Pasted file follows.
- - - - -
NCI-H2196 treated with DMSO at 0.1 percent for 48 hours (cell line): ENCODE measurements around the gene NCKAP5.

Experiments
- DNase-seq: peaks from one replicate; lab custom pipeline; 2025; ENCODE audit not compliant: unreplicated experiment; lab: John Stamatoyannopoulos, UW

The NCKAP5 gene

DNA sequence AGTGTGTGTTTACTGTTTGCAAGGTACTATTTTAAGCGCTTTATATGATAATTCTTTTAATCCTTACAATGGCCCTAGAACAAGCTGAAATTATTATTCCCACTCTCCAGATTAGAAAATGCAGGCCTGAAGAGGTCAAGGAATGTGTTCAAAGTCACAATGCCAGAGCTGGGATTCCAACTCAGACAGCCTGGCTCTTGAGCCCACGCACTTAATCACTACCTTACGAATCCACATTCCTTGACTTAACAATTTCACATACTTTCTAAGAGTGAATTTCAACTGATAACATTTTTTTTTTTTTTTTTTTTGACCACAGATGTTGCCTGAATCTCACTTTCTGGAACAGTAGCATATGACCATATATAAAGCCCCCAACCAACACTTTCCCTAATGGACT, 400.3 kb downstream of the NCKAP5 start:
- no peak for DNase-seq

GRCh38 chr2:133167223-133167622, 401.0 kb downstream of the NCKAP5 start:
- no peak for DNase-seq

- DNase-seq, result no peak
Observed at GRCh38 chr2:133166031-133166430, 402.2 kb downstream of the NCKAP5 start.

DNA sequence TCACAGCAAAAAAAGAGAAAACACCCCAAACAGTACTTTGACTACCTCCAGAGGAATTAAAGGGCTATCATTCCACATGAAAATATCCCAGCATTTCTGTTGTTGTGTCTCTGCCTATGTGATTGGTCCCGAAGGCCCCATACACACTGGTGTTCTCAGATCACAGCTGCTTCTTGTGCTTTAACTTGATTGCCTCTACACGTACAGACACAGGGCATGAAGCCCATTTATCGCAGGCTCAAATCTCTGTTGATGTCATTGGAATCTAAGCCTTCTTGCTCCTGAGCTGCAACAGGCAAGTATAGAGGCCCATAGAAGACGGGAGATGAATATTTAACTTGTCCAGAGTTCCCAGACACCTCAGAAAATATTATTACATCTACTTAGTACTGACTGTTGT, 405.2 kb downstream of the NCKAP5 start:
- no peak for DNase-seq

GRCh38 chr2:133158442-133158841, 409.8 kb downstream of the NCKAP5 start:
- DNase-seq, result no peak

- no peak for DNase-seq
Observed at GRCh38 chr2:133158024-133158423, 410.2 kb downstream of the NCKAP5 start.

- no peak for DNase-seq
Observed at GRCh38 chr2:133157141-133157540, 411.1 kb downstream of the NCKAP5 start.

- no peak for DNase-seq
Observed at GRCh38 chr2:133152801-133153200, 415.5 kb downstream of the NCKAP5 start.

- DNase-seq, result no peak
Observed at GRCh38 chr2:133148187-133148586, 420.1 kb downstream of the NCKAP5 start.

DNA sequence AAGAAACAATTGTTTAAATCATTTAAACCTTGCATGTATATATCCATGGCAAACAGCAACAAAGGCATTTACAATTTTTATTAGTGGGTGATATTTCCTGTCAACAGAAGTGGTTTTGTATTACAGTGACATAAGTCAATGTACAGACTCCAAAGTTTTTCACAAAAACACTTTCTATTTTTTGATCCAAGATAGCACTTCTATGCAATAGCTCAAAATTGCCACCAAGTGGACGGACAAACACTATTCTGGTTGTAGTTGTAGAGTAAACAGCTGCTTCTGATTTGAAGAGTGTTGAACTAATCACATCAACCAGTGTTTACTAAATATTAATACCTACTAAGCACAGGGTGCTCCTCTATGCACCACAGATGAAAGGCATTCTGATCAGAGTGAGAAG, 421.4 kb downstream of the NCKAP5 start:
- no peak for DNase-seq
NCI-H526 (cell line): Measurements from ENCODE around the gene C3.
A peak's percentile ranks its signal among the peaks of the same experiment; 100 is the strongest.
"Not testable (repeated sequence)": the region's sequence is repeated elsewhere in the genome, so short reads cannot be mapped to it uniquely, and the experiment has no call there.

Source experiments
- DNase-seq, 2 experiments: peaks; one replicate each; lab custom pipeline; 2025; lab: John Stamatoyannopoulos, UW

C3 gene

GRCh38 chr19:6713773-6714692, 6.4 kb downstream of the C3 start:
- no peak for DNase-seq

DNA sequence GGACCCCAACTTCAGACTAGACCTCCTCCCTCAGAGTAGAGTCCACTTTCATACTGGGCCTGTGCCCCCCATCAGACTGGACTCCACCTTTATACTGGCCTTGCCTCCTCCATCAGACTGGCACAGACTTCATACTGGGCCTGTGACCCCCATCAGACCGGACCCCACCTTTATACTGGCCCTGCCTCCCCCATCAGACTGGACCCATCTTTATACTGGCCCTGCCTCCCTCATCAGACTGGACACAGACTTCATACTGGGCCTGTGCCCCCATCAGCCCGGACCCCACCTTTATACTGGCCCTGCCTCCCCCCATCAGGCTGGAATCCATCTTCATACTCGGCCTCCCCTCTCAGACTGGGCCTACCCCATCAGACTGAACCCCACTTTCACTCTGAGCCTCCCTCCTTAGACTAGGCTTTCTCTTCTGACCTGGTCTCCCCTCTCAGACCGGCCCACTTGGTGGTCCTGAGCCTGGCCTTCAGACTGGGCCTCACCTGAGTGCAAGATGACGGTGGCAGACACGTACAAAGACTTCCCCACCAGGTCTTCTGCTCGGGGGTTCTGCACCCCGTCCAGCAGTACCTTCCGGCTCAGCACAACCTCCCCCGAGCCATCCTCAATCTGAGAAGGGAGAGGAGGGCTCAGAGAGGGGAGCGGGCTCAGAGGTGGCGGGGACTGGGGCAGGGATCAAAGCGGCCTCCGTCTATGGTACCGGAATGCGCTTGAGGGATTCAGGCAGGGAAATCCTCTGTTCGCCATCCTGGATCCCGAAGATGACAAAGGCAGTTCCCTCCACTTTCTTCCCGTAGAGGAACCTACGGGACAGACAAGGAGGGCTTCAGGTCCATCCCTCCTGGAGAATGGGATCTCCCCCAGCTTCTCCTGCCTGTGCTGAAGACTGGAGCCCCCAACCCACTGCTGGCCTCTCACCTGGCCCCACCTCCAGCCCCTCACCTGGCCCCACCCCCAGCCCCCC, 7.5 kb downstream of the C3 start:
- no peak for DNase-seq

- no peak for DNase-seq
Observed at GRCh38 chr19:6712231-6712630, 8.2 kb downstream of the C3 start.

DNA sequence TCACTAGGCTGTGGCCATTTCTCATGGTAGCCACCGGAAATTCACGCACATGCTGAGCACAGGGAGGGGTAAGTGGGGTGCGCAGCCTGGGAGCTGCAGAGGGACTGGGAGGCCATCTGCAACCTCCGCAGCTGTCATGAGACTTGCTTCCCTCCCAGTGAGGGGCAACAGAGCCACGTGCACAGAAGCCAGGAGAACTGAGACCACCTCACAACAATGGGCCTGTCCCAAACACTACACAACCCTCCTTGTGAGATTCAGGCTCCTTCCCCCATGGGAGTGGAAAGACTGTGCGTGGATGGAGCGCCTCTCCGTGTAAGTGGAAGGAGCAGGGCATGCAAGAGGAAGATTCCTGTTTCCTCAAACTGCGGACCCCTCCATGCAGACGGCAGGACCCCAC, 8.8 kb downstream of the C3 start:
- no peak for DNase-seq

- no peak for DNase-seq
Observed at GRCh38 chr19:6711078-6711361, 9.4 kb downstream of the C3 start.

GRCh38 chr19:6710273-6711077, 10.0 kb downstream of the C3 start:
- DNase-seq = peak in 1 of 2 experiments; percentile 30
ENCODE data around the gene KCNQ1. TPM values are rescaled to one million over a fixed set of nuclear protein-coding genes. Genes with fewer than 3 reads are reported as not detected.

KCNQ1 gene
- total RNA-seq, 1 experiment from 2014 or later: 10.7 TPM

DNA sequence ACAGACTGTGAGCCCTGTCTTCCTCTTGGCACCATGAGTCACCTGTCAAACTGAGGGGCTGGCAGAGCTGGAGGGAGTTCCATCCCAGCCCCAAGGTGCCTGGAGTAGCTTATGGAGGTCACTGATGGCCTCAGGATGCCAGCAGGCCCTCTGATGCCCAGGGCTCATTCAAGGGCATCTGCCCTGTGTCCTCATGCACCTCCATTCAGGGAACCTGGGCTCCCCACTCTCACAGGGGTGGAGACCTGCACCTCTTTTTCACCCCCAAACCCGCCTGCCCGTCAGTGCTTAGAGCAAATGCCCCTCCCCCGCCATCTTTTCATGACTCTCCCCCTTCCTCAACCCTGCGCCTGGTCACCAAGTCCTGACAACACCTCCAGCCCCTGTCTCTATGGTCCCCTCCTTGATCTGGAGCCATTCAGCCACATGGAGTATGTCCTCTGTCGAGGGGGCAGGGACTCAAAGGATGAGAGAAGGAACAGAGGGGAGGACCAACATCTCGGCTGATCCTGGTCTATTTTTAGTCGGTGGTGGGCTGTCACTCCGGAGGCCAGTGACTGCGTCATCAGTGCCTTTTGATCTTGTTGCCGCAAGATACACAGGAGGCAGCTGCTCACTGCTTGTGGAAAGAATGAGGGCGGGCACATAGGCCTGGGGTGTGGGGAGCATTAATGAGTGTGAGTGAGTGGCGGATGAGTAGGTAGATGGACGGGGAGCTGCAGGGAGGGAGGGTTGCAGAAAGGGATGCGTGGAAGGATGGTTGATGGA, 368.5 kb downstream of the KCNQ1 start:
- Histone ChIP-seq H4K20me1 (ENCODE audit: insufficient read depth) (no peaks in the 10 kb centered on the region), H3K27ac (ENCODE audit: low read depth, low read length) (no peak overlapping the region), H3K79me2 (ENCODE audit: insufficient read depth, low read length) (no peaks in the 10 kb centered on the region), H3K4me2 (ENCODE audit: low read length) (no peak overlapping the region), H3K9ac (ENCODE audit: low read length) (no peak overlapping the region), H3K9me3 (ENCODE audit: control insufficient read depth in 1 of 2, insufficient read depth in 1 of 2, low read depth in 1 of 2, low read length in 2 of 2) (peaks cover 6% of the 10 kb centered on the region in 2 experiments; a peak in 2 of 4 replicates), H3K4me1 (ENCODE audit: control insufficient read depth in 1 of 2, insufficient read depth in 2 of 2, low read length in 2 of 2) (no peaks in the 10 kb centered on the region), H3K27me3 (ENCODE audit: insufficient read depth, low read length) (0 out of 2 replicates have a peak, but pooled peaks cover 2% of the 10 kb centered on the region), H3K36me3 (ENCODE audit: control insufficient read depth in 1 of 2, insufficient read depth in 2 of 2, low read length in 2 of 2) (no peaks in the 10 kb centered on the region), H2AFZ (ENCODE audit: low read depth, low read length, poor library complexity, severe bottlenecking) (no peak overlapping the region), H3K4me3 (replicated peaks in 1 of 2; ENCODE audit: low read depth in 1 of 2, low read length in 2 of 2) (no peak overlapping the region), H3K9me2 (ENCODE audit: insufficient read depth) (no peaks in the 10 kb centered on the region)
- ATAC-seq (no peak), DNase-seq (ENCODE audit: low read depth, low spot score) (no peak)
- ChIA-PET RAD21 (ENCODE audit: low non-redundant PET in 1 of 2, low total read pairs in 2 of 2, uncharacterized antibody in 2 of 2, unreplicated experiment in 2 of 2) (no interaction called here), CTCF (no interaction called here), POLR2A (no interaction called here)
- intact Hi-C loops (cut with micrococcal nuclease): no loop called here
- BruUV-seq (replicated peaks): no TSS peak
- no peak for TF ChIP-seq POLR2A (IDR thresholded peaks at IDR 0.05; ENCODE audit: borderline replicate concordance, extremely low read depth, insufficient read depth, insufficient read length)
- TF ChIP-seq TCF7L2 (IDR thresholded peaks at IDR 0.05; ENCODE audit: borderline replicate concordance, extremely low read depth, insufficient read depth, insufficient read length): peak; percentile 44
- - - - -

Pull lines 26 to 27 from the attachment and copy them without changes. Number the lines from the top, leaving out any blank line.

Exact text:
A peak's percentile ranks its signal among the peaks of the same experiment; 100 is the strongest.
"Not testable (repeated sequence)": the region's sequence is repeated elsewhere in the genome, so short reads cannot be mapped to it uniquely, and the experiment has no call there.